Commodity price comovement and financial speculation: The case of cotton

Joseph P. Janzen, Aaron Smith, Colin A. Carter

Research output: Contribution to journalArticlepeer-review


Recent booms and busts in commodity prices have generated concerns that financial speculation causes excessive commodity-price comovement, driving prices away from levels implied by supply and demand under rational expectations. We develop a structural vector autoregression model of a commodity futures market and use it to explain two recent spikes in cotton prices. In doing so, we make two contributions to the literature on commodity price dynamics. First, we estimate the extent to which cotton price booms and busts can be attributed to comovement with other commodities. Finding such comovement would be necessary but would not be sufficient evidence to establish that broad-based financial speculation drives commodity prices. Second, after controlling for aggregate demand and comovement, we develop a new method to point identify shocks to precautionary demand for cotton separately from shocks to current supply and demand. To do so, we use differences in volatility across time implied by the rational expectations competitive storage model. We find limited evidence that financial speculation caused cotton prices to spike in 2008 or 2011. We conclude that the 2008 price spike was driven mostly by precautionary demand for cotton, and the 2011 spike was caused by a net supply shortfall.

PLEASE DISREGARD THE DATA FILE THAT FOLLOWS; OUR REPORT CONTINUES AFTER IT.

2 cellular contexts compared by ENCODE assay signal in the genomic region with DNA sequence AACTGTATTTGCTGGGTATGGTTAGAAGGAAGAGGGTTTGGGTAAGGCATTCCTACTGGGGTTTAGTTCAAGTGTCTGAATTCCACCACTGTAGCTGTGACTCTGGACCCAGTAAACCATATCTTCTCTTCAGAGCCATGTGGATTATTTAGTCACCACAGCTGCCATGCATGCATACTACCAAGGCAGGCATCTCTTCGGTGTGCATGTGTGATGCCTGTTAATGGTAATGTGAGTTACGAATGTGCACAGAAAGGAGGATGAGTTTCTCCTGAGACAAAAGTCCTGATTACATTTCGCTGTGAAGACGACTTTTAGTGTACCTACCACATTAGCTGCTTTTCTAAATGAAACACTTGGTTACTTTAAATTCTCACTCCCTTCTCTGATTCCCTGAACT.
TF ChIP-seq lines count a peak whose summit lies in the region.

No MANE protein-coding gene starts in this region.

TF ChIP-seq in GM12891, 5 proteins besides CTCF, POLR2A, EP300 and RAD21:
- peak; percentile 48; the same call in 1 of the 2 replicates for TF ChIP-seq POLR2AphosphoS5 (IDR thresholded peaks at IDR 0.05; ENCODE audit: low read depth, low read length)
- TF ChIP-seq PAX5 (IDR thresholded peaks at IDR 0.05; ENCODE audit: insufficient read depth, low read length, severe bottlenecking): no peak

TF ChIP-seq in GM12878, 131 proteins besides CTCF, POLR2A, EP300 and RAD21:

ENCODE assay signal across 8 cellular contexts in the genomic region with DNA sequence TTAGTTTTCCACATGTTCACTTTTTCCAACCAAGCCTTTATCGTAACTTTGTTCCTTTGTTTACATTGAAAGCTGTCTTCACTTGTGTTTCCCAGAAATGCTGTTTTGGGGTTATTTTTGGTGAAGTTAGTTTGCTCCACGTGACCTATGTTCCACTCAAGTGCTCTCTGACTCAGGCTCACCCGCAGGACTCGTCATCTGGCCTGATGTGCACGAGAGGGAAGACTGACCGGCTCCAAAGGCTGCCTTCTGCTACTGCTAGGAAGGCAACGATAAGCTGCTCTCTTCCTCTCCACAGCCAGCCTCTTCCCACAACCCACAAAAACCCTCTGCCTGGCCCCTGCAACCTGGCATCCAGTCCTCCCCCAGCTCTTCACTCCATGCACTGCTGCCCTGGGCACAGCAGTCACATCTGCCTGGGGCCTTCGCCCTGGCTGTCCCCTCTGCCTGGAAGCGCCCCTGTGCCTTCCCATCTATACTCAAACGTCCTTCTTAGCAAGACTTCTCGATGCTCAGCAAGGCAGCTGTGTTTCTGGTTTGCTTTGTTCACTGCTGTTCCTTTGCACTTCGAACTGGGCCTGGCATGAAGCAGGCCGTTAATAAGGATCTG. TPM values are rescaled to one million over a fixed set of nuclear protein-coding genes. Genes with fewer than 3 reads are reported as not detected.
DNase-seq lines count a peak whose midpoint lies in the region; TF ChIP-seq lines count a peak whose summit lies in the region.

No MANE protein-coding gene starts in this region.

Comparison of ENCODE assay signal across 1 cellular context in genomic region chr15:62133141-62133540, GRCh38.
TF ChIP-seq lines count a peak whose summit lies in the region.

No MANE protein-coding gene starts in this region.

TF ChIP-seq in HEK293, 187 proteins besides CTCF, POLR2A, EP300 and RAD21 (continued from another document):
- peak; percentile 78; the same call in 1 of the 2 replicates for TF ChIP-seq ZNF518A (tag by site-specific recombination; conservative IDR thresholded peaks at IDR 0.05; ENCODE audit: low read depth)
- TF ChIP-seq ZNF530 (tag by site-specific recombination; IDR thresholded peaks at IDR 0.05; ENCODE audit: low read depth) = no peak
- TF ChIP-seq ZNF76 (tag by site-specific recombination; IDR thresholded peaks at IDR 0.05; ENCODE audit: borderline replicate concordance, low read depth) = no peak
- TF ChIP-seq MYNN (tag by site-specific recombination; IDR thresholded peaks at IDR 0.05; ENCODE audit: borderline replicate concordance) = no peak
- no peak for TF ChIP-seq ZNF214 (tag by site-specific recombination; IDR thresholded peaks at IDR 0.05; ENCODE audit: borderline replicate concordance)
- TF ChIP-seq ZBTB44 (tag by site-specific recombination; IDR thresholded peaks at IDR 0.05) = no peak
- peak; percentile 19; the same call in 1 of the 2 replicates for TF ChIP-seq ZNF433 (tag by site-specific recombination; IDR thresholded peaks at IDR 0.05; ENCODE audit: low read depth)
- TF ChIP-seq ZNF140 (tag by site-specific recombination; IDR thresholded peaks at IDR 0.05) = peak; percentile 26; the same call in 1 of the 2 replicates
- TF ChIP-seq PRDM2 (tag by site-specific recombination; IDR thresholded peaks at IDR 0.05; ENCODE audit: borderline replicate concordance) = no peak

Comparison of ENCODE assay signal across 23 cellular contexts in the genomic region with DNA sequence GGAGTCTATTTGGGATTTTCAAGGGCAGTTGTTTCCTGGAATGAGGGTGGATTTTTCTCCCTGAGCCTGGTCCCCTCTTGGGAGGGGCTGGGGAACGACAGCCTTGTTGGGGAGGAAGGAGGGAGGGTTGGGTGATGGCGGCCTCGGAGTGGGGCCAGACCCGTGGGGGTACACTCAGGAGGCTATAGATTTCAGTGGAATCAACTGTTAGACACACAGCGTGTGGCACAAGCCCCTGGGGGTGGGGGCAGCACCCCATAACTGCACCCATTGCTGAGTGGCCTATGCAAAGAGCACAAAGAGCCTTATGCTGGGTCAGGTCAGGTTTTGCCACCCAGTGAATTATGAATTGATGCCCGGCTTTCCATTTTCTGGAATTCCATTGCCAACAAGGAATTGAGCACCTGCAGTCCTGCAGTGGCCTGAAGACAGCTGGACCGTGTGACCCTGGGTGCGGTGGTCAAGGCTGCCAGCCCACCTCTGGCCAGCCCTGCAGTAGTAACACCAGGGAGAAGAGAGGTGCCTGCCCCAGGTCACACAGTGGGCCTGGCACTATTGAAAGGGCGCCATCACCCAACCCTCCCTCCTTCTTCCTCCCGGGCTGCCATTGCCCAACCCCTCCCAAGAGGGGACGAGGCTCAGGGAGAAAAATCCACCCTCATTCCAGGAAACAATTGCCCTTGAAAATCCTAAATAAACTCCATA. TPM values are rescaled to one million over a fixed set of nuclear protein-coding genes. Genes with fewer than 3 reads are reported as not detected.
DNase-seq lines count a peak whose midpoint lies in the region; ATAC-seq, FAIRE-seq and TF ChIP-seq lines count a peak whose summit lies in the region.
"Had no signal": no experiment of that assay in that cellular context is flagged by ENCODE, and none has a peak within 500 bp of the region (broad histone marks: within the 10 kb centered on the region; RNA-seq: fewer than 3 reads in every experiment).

Original languageEnglish (US)
Pages (from-to)264-285
Number of pages22
JournalAmerican Journal of Agricultural Economics
Issue number1
StatePublished - Jan 1 2018
Externally publishedYes


  • Commodity prices
  • comovement
  • cotton
  • financialization
  • index traders
  • speculation
  • structural VAR

ASJC Scopus subject areas

  • Agricultural and Biological Sciences (miscellaneous)
  • Economics and Econometrics


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